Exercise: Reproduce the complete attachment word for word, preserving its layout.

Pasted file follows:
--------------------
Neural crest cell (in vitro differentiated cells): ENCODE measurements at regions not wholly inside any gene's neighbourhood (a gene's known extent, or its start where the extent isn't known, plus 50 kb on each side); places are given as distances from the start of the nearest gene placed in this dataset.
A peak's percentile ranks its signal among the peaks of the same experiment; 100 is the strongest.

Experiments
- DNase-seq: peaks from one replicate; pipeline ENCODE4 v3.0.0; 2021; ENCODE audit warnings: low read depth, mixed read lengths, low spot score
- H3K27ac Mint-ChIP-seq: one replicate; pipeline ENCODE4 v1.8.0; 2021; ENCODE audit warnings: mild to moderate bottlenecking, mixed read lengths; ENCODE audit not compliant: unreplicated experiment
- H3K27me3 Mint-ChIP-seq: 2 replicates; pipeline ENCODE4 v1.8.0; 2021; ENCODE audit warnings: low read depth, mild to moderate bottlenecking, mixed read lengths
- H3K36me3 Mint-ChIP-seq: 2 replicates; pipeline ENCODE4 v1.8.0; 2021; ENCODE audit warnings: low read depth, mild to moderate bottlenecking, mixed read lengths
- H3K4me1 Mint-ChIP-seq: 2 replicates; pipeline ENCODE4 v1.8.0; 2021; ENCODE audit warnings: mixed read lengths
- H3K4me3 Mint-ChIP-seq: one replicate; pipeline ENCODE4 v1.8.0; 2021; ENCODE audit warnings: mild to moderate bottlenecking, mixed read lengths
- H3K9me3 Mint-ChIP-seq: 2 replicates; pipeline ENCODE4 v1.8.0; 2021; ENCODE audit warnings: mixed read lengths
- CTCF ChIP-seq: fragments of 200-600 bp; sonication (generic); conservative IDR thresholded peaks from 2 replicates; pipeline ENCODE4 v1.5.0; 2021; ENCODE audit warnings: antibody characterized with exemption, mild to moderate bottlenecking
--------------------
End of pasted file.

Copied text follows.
Neural crest cell (in vitro differentiated cells): ENCODE measurements at regions not wholly inside any gene's neighbourhood (a gene's known extent, or its start where the extent isn't known, plus 50 kb on each side); places are given as distances from the start of the nearest gene placed in this dataset.
A peak's percentile ranks its signal among the peaks of the same experiment; 100 is the strongest.

Experiments
- DNase-seq: peaks from one replicate; pipeline ENCODE4 v3.0.0; 2021; ENCODE audit warnings: low read depth, mixed read lengths, low spot score
- H3K27ac Mint-ChIP-seq: one replicate; pipeline ENCODE4 v1.8.0; 2021; ENCODE audit warnings: mild to moderate bottlenecking, mixed read lengths; ENCODE audit not compliant: unreplicated experiment
- H3K27me3 Mint-ChIP-seq: 2 replicates; pipeline ENCODE4 v1.8.0; 2021; ENCODE audit warnings: low read depth, mild to moderate bottlenecking, mixed read lengths
- H3K36me3 Mint-ChIP-seq: 2 replicates; pipeline ENCODE4 v1.8.0; 2021; ENCODE audit warnings: low read depth, mild to moderate bottlenecking, mixed read lengths
- H3K4me1 Mint-ChIP-seq: 2 replicates; pipeline ENCODE4 v1.8.0; 2021; ENCODE audit warnings: mixed read lengths
- H3K4me3 Mint-ChIP-seq: one replicate; pipeline ENCODE4 v1.8.0; 2021; ENCODE audit warnings: mild to moderate bottlenecking, mixed read lengths
- H3K9me3 Mint-ChIP-seq: 2 replicates; pipeline ENCODE4 v1.8.0; 2021; ENCODE audit warnings: mixed read lengths
- CTCF ChIP-seq: fragments of 200-600 bp; sonication (generic); conservative IDR thresholded peaks from 2 replicates; pipeline ENCODE4 v1.5.0; 2021; ENCODE audit warnings: antibody characterized with exemption, mild to moderate bottlenecking